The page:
Following the August 15th public forum, the Board of Supervisors will interview the final applicants at the September 12th public meeting; a decision could be made that day, or possibly at the following meeting on September 19, 2017.

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Twelve apply for vacant position of Contra Costa County District Attorney

Monday, July 24th, 2017

Board of Supervisors to review applications on Tuesday, Aug. 1, 2017; public forum Aug. 15

Twelve people have submitted applications to serve as the Interim District Attorney for Contra Costa County. The Board of Supervisors will begin the next phase of the process by reviewing candidate materials at the August 1, 2017, regular public Board meeting. The meeting starts at 9:00 a.m., and the agenda and supporting documents will be available online this Friday morning.

“We remain committed to an open and transparent process during the selection period of our next District Attorney,” said Supervisor Federal Glover, Chair of the Board of Supervisors. “It is unfortunate the County is faced with this situation, but it important that the public have ample opportunity to provide input as we make this very important decision.”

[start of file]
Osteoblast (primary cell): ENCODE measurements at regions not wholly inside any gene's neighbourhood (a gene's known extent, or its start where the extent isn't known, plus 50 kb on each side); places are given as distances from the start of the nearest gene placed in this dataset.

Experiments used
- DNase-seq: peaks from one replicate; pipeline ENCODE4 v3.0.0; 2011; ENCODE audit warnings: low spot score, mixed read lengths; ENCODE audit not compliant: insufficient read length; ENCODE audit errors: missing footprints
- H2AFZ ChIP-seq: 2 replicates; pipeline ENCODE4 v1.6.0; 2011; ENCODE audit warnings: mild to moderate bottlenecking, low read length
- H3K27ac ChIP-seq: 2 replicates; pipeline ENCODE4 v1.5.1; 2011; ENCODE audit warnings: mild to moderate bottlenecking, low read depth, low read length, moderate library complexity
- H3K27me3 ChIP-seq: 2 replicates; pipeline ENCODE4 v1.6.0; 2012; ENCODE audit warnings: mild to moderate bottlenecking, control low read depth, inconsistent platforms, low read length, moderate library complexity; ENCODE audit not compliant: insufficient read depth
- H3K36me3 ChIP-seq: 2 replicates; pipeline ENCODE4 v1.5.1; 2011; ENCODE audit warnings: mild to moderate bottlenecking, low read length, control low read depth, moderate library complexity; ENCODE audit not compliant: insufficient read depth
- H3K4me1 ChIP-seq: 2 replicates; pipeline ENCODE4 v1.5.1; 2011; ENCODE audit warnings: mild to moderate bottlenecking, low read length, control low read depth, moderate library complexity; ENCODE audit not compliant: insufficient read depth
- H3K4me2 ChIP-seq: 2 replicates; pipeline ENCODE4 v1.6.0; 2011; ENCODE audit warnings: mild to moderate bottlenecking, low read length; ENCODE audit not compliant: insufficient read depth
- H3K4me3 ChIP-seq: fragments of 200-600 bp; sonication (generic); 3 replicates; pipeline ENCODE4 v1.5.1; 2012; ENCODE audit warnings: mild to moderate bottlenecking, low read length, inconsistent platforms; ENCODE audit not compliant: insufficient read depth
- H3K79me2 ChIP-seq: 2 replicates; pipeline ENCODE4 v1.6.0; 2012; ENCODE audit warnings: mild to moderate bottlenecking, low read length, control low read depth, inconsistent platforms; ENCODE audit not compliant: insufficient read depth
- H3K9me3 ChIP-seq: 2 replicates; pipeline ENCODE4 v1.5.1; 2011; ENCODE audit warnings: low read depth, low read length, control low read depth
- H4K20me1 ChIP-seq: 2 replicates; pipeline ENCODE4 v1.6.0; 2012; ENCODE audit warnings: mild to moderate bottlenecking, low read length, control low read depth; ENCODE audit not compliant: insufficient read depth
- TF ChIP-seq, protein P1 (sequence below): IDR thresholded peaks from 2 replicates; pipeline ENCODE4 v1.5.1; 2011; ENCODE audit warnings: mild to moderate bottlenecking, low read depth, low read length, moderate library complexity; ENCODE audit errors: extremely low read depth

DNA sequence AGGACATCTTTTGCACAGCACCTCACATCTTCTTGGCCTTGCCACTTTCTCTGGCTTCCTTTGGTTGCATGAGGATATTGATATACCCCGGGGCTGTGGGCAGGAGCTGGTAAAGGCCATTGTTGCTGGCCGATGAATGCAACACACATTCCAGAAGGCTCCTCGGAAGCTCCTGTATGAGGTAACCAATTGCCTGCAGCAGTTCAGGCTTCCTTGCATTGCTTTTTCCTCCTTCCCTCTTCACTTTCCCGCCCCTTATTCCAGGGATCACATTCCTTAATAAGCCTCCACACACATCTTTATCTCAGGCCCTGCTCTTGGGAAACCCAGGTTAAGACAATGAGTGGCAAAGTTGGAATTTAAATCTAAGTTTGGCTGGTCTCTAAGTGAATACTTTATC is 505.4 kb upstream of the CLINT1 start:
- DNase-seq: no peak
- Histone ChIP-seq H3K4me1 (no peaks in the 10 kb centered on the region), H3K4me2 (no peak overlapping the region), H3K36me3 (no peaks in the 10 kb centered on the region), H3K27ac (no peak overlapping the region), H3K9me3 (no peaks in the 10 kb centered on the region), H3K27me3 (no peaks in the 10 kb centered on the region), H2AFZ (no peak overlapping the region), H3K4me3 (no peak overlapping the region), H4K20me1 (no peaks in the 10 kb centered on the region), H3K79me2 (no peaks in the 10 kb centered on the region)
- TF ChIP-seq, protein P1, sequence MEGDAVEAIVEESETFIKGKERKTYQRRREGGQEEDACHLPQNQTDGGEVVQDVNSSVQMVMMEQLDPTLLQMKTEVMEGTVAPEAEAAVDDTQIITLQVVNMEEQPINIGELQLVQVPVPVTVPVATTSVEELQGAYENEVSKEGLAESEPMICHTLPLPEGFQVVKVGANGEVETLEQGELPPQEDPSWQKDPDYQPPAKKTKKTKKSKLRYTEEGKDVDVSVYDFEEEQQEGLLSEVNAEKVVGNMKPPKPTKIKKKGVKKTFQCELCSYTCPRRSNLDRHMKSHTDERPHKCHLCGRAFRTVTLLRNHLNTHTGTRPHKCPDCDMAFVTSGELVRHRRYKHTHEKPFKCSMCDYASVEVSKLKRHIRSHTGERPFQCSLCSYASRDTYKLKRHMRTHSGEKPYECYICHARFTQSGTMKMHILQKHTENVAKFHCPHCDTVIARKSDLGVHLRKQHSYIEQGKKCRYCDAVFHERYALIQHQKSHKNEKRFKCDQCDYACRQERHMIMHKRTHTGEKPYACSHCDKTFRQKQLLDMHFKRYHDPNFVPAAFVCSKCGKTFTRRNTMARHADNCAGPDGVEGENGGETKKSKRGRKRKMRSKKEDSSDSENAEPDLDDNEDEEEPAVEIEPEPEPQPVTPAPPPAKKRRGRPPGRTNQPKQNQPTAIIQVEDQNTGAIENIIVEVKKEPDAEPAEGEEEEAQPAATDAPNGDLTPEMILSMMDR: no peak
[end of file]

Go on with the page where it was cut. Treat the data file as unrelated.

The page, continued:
The June 14 resignation of Mark Peterson from the position of District Attorney created a vacancy that will extend until the current term of office expires on January 7, 2019. The next election for the District Attorney will take place in June of 2018, with a potential runoff election in November of 2018.

The twelve candidates are:

·         Diana Becton – Judge, Contra Costa Superior Court

·         David G. Brown – Retired Deputy District Attorney, Contra Costa County

·         John Delgado – Assistant District Attorney, San Francisco County

·         Danielle Douglas – Judge, Contra Costa Superior Court

·         Paul J. Graves – Senior Deputy District Attorney, Contra Costa County

·         William H. Green – Director, Criminal Conflict Program of the Contra Costa Bar Association, criminal defense attorney

·         Thomas J. Kensok – Assistant District Attorney, Contra Costa County

·         Richard A. Madsen, Jr. – Criminal defense attorney